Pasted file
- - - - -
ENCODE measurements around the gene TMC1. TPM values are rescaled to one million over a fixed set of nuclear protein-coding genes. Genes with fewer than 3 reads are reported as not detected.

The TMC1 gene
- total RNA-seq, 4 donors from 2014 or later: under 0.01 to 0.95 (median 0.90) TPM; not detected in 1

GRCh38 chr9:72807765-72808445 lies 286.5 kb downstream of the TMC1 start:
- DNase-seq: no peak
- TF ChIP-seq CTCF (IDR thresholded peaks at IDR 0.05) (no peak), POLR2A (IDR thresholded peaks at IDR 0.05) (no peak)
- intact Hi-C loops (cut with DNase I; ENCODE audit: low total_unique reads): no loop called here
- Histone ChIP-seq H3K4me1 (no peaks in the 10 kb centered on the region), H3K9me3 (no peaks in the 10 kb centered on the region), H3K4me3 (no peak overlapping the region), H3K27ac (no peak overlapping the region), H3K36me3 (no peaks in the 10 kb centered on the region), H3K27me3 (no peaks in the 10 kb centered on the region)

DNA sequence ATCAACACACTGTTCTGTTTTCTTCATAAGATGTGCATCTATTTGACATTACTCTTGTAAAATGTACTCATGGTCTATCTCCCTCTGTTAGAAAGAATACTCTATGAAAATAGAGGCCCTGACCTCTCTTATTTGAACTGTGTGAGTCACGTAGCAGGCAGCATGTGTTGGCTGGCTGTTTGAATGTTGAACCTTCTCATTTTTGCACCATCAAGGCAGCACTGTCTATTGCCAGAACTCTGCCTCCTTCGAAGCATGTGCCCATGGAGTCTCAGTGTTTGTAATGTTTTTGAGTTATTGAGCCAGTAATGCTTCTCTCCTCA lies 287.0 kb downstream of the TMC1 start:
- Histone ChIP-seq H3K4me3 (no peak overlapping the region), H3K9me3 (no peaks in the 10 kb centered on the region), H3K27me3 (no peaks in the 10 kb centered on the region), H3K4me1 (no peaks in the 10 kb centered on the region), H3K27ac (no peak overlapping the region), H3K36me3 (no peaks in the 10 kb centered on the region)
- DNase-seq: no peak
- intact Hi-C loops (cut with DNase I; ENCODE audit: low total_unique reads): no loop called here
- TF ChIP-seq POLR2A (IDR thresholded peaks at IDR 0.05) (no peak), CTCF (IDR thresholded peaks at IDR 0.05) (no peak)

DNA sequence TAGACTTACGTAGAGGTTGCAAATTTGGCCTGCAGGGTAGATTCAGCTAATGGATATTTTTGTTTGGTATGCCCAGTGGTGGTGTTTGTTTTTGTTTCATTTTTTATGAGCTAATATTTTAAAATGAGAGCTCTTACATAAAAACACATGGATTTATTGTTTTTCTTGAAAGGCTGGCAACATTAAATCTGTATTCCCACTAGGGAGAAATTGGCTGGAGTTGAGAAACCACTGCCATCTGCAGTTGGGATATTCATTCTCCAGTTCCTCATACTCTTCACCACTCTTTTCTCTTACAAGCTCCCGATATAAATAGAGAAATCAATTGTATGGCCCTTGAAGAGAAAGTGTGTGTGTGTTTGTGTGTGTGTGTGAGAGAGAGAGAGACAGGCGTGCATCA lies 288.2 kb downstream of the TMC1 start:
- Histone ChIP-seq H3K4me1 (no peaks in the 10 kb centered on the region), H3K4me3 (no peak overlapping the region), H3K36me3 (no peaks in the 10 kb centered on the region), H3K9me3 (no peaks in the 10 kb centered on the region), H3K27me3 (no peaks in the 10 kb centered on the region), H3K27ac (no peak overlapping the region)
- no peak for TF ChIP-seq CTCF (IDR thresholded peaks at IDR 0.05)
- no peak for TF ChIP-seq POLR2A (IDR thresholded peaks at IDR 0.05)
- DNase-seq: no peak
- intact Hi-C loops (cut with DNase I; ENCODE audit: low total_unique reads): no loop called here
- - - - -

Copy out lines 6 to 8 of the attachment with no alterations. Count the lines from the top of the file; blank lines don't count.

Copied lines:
- TF ChIP-seq CTCF (IDR thresholded peaks at IDR 0.05) (no peak), POLR2A (IDR thresholded peaks at IDR 0.05) (no peak)
- intact Hi-C loops (cut with DNase I; ENCODE audit: low total_unique reads): no loop called here
- Histone ChIP-seq H3K4me1 (no peaks in the 10 kb centered on the region), H3K9me3 (no peaks in the 10 kb centered on the region), H3K4me3 (no peak overlapping the region), H3K27ac (no peak overlapping the region), H3K36me3 (no peaks in the 10 kb centered on the region), H3K27me3 (no peaks in the 10 kb centered on the region)